There’s a new, super inventive science series on the fiction shelves for six to nine-year-olds with diverse characters – Leonora Bolt. Here author Lucy Brandt talks about her inspirations and hope to highlight the joy of STEM subjects through humour and creativity. Interview by Nicola Baird.
“Leonora is my superhero alter ego,” says author Lucy Brandt, “she’s completely different to me because she’s hands-on and practical, so we don’t share that many similarities,” and then she laughs, admitting that she shares many more characteristics with one of the diverse cast of the Leonora Bolt books, Mildred Dribble, who is the ‘world’s worst cook’.
“One of the aims of writing Leonora Bolt was making STEM exciting,” says Lucy who has had her first two books, Leonora Bolt: Secret Inventor and Leonora Bolt: Deep Sea Calamity published this year (2022) by Puffin. They may be written for six to nine-year-olds but chief character Leonora’s belief that “Nothing is impossible if you use your imagination,” is just as inspiring a message for mini-inventors as it is for the rest of us dealing with cost-of-living crises, eco-doomism or a general sense that all’s not quite right with the world.
Author Lucy, who lives in Brighton, has a fresh way of looking at science thanks to 20 years spent doing communications and PR working in tech industries and for science organisations.
“Working in tech it was obvious that it was a very male heavy industry, though that is changing for the better,” says Lucy explaining that the real inspiration for Leonora was her inventive engineer dad. And the age range made sense as her own children are now 13 and eight.
“When I was a kid, my house was chocker with dismantled household appliances and bizarre engineering fixes. I’d help Dad make little circuit boards. Everything in our house was slightly bodged. For example, instead of a car horn he had to press a light switch when he wanted to beep the horn. And most people would change the channel on their TV set with a remote control or by pressing a switch. We had to jam a wooden polar bear (carved by one of my siblings in woodwork) down the back of the TV to change channel,” she says laughing at the memories.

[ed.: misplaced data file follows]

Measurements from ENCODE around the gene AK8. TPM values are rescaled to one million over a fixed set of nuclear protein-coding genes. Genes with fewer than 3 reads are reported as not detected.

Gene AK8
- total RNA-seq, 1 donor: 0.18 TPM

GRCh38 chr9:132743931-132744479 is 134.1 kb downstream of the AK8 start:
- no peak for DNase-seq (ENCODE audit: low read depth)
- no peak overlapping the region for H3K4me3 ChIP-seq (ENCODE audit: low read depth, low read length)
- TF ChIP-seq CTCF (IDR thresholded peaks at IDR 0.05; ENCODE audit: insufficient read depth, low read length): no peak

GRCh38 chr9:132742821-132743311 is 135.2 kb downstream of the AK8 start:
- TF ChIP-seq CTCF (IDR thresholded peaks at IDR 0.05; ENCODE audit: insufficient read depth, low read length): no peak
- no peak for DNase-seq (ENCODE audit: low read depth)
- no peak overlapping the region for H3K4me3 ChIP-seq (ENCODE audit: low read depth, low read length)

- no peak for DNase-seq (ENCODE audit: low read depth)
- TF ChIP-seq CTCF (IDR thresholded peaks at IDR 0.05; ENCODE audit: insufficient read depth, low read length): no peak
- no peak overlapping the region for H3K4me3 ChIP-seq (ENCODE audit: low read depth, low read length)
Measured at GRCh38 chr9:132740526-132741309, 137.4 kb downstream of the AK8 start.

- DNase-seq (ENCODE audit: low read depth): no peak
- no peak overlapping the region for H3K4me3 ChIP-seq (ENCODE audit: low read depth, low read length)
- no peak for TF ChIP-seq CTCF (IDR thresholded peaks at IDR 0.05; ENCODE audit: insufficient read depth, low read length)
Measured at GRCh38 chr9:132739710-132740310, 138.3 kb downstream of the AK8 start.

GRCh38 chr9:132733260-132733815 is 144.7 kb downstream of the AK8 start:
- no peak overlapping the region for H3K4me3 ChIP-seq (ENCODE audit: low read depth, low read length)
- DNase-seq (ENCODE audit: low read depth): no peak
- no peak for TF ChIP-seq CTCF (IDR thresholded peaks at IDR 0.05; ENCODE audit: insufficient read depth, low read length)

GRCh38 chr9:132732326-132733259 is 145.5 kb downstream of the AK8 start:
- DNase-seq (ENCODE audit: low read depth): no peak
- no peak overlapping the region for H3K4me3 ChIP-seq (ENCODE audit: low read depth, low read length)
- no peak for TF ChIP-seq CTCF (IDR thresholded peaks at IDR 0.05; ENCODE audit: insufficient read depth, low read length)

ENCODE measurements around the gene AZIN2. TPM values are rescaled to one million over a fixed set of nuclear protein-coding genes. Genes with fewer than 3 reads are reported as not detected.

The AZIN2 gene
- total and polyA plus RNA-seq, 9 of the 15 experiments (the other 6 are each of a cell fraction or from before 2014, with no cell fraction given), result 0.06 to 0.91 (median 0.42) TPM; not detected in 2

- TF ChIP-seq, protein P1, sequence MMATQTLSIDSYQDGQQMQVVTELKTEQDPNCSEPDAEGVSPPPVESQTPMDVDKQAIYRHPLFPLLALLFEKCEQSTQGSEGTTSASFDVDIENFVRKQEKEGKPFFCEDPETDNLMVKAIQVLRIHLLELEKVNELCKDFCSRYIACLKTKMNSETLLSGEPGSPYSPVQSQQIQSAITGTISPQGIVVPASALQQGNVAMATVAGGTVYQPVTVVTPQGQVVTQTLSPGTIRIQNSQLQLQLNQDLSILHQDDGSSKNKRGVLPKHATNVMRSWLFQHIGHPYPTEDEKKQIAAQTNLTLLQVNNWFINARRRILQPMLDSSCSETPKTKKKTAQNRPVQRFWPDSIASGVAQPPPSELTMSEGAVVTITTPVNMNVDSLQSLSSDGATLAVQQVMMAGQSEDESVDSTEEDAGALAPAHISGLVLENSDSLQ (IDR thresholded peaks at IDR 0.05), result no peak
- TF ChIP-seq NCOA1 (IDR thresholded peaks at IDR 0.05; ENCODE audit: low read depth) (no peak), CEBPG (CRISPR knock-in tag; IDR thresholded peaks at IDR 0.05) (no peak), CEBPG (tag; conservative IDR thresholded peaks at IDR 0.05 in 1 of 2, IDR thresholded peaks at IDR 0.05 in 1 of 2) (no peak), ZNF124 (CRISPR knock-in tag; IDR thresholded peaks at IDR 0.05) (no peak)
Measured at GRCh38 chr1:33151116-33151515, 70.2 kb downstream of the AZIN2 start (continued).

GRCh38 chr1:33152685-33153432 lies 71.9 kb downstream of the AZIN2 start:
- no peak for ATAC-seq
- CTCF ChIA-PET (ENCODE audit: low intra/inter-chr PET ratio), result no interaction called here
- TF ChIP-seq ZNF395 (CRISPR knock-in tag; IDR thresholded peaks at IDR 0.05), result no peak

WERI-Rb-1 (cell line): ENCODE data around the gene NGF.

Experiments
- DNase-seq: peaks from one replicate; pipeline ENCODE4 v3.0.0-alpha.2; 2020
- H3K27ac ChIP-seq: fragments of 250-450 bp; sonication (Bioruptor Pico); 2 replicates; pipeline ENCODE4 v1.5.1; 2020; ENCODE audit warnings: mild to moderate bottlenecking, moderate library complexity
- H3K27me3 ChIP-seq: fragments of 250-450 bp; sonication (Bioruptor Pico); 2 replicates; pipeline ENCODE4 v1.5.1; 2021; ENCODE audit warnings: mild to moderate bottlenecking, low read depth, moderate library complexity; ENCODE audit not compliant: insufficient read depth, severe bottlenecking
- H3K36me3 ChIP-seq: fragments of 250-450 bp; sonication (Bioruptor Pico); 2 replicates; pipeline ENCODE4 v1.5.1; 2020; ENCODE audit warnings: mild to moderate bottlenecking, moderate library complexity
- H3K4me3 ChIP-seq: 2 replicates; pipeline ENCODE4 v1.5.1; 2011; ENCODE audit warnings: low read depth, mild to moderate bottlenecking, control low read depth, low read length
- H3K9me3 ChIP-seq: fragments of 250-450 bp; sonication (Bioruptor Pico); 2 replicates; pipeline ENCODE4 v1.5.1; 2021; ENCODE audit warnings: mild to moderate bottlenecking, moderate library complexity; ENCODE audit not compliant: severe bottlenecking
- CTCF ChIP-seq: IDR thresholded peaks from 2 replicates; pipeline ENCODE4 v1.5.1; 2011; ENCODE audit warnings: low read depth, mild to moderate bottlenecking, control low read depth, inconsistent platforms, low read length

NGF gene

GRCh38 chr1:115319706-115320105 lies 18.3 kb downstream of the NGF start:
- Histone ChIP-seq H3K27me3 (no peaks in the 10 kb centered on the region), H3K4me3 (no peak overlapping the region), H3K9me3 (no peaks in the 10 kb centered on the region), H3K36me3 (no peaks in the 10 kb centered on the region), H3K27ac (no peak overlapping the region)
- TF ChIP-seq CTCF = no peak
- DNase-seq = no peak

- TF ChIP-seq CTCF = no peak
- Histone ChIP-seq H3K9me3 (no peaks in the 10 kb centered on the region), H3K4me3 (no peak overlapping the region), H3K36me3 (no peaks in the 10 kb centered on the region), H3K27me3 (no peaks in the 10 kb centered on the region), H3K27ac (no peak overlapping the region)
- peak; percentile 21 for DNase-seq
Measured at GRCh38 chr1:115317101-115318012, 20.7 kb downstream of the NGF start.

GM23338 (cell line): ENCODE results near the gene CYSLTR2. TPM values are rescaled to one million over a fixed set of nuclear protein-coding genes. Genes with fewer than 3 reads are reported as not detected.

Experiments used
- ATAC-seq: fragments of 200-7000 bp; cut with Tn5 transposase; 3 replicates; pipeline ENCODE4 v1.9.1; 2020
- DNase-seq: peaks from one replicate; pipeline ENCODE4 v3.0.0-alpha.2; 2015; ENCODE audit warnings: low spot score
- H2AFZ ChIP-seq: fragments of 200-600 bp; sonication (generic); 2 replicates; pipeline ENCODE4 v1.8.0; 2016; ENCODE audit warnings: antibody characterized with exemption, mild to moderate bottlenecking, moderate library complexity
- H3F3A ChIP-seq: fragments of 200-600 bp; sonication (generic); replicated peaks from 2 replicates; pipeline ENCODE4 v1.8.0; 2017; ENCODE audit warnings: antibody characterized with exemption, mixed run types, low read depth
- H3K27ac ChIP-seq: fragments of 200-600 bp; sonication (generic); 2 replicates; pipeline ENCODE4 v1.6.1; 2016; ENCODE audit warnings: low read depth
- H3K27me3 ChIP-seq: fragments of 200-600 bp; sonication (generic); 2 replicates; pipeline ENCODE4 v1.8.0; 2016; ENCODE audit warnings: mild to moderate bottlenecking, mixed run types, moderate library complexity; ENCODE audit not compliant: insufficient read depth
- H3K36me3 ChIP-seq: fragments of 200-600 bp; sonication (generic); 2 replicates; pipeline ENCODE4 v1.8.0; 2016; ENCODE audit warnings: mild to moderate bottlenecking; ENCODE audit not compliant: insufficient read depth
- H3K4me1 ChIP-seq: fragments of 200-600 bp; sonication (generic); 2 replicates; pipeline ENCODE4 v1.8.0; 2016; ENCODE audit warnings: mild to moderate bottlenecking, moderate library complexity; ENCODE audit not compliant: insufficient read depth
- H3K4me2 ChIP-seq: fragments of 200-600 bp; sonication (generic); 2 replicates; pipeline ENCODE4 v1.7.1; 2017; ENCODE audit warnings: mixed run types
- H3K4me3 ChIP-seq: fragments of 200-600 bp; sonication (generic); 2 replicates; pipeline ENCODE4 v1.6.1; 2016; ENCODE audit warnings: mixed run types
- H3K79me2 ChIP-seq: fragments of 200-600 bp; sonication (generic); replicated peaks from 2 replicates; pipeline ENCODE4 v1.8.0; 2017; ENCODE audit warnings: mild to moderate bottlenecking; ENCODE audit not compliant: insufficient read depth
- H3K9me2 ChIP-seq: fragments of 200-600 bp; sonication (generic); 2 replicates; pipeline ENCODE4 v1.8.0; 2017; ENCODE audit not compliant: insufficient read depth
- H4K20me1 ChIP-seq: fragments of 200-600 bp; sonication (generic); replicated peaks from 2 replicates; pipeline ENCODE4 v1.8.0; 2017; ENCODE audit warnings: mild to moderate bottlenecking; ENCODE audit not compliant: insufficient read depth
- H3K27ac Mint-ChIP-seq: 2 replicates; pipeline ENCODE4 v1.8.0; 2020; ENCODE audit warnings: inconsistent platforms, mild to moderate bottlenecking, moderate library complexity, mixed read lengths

“I wanted to write a funny book to try and entice kids in,” she says explaining that she trials Leonora Bolt gags in conversation with her mates and eight-year-old daughter, “and if they laugh it’s a keeper”.
“I also wanted to make sure that the Leonora Bolt books have a diverse cast of characters, people from all walks of life, to bust a few stereotypes about who gets to be the inventor. Through Puffin I teamed up with illustrator Gladys Jose, who is based in Florida, so we haven’t met in real life yet, and she’s really brought Leonora to life,” says Lucy. “With this age range you can let your imagination go wild. It was really fun to make this slightly kooky cast of characters. I had loads of fun writing.”
“It’s so vital to get kids reading for fun and pleasure. Funny books are so important, if you can make a kid laugh and engage them with humour you’ve probably got a lifelong reader – that’s what sparks their interest.”
Lucy Brandt, author and library champion
“Librarians are magic people and libraries are precious resources for communities,” she says, clearly passionate about the role of libraries. This both a professional and personal view as Lucy says, “My daughter took her first steps in Hove library – one they have been trying to shut and fortunately haven’t yet. When I was growing up, I spent loads of time having access to books in the library in Buxton, Derbyshire that my family wouldn’t necessarily have been able to afford. They are the centre of the community, so you’ve got to fight to keep them open.”
Recently Lucy ran workshops for children in the library during the Shoreham West Festival. “It’s so vital to get kids reading for fun and pleasure. Funny books are so important, if you can make a kid laugh and engage them with humour you’ve probably got a lifelong reader – that’s what sparks their interest. So, it’s super important that every school should have a library. Reading for pleasure is the thing. Stories are the way in to inspire kids and get interested in all kinds of topics.”
One way Lucy helps catch her young readers’ attention, especially when she meets them, is by holding an Invention Quiz. It’s such a rich subject area,” she explains covering science and history.
Here’s a sample:
Q: How many years after cans appeared was the can opener invented?
A) 1 B) 22 C) 48 ?
The “The answer is c! It makes me think of someone sitting for years with a massive tin of peaches thinking what are we going to do with this?” giggles Lucy.
True or false? Leo Fender who invented the electric guitar couldn’t actually play the guitar.
“The answer is true! He was an engineer not an inventor,” she says.
Lucy is animated and fun to talk with, rather like her lively and well-designed website so it was a real treat to meet this new author who looks set to inspire all sorts of children to get more into the STEM subjects, because, as Leonora Bolt puts it, ‘nothing is impossible if you use your imagination.’